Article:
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Protect your virtual infrastructure from a single point of failure

Removing every potential failure point is usually prohibitively expensive. Instead, start by mapping potential failures and assessing business needs.

Murphy's Law states that if something can go wrong, it will go wrong. Perhaps nowhere does this law more firmly...

apply than in the world of server virtualization. Back in the days of physical only data centers, a server failure typically impacted a single workload. In contrast, virtualization hosts run multiple workloads which means a failure has the potential to result in a major outage.

The vast majority of the organizations that use server virtualization make use of technologies such as failover clustering or replication as a way to protect against hypervisor-level failures. Although such technologies do go a long way toward protecting virtualized workloads, clustering alone can be inadequate. It is possible for a major outage to occur even if the virtualization hosts are clustered and the VMs have been made highly available. Such failures can occur if some piece of the virtualization infrastructure becomes a single point of failure.

Although it is possible to eliminate every conceivable single point of failure, doing so requires deep pockets. In most cases organizations must identify potential risks and then evaluate the likelihood of the risk turning into a problem. That way, an organization can spend its money on threats that are deemed to be the greatest risks.

Of course this raises the question of what potential single points of failure exist. The actual failure risks can vary considerably depending on which vendors are being used and how the virtualization infrastructure has been implemented. Some risks are hardware related, while others are software related.

Hardware related risk applies to any piece of hardware whose failure could potentially bring down the entire virtualization infrastructure. Take power management for example. Many virtualization hosts are equipped with redundant power supplies. The idea is that a power supply failure will not bring down a host server because a secondary power supply can take over on the fly. Even so, administrators must consider what would happen if the power were to fail.

Virtualization hosts are usually connected to an uninterruptible power supply, and larger organizations may even have a generator that can take over in the event of a power failure. However, that generator could potentially become a single point of failure if all of the servers are tied into the same generator after a failure of the main power.

Of course, this is where the concept of risk assessment comes into play. A lot of things would have to go wrong before the failure of a backup generator could bring down the entire virtualization infrastructure. The power would have to go out, and all of the backup batteries would have to be depleted. Never mind the fact that the backup generator would have to malfunction. Consequently, the odds of the backup generator becoming a single point of failure are relatively low.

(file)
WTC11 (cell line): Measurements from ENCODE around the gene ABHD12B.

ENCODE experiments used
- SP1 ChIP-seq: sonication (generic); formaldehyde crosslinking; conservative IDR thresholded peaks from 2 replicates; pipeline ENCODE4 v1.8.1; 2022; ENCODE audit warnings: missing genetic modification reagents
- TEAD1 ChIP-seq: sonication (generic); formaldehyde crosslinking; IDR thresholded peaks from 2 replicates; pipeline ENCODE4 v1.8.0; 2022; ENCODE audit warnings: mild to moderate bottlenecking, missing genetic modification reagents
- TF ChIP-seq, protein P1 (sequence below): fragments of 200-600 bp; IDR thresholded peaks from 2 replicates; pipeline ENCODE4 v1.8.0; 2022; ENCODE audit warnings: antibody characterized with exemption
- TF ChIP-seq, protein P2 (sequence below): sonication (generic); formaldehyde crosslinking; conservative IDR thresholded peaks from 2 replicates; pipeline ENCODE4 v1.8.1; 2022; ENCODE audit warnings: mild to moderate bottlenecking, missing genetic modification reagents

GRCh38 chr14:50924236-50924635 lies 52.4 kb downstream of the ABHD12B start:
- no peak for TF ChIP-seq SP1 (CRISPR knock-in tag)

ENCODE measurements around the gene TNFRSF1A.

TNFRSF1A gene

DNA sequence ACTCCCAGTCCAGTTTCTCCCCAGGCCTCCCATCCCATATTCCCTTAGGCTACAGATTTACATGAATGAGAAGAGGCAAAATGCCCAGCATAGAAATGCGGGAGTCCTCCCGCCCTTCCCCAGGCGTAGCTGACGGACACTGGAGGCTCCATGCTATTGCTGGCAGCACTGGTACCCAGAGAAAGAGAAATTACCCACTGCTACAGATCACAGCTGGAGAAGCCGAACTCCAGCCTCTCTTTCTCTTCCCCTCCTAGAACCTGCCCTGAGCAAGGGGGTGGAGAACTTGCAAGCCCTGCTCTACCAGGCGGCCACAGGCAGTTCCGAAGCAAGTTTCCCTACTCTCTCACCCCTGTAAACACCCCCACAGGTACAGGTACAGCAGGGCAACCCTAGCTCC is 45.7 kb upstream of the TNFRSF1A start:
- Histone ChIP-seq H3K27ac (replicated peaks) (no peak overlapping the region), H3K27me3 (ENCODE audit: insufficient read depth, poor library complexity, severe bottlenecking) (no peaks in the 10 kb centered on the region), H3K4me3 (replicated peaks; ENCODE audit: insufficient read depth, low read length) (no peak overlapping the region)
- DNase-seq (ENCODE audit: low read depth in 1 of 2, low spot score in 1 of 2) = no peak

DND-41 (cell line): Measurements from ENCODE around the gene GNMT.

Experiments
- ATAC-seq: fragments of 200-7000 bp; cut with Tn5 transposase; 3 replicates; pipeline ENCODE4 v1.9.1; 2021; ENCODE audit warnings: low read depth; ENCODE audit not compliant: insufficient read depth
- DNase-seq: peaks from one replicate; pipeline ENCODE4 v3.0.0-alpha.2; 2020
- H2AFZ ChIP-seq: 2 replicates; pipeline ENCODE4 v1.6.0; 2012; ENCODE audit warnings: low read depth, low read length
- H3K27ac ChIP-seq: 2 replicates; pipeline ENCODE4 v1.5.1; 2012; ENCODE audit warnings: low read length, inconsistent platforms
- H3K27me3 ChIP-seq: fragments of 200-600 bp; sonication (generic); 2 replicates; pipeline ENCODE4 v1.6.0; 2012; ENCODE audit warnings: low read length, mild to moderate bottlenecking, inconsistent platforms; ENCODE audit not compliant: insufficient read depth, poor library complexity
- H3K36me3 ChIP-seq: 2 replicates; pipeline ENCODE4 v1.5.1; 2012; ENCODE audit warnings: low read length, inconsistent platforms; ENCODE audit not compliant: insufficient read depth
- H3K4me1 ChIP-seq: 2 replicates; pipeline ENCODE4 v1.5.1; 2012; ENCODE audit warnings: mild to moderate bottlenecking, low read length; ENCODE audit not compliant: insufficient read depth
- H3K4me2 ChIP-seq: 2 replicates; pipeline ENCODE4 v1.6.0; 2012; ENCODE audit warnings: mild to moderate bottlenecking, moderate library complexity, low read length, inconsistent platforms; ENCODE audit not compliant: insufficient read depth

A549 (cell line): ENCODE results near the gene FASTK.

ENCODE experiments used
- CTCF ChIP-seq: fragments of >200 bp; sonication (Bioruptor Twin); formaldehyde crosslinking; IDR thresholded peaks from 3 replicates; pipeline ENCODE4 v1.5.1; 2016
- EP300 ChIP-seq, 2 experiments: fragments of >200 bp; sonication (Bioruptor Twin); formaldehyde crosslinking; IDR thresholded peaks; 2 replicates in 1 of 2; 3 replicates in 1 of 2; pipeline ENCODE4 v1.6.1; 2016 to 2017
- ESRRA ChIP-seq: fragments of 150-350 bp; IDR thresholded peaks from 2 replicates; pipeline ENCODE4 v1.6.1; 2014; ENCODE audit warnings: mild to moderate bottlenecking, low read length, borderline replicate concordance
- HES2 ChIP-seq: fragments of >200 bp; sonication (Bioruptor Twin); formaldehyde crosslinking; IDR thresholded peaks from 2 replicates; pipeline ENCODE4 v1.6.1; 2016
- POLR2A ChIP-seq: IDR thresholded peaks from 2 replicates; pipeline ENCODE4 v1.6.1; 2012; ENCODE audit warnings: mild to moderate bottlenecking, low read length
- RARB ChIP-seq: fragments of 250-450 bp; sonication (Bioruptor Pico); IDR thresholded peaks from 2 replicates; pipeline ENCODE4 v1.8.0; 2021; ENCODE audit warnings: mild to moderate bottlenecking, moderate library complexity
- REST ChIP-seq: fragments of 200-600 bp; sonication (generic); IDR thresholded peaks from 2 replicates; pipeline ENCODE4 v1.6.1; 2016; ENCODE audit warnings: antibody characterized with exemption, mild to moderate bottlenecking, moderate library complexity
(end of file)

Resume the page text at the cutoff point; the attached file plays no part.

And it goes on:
While it is possible to eliminate virtually all single points of failure, as mentioned before, it would be very expensive. Imagine what would be involved in setting up a separate backup generator for various groups of servers. Even that would not necessarily eliminate the potential for single points of failure. If the fuel for those backup generators all came from the same place, and the fuel happened to be contaminated with water, then the generator fuel could become a single point of failure. Again though, a lot of things would have to go wrong before that could happen.

In clustered environments it is much more common for the shared storage to become a single point of failure. Cluster storage is usually designed with redundant disks, but failures can occur at the array level, the switch level, or the cabling level if the proper degree of redundancy is not put into place.

On the software side, infrastructure servers can become a single point of failure if they are not implemented in a redundant manner. For example, suppose that an organization were to deploy System Center Virtual Machine Manager (SCVMM) as a tool for managing Hyper-V. SCVMM could become a single point of failure unless it resides on a highly available VM. Likewise, SCVMM depends on a SQL Server database which could also become a single point of failure unless it is made redundant. Some other potential single points of failure might include DNS servers, domain controllers, DHCP servers, backup servers or Internet gateways.

It probably isn't realistic for most organizations to eliminate every potential single point of failure. A better strategy is to identify the single points of failure and then assess each one based on the risk that it poses.

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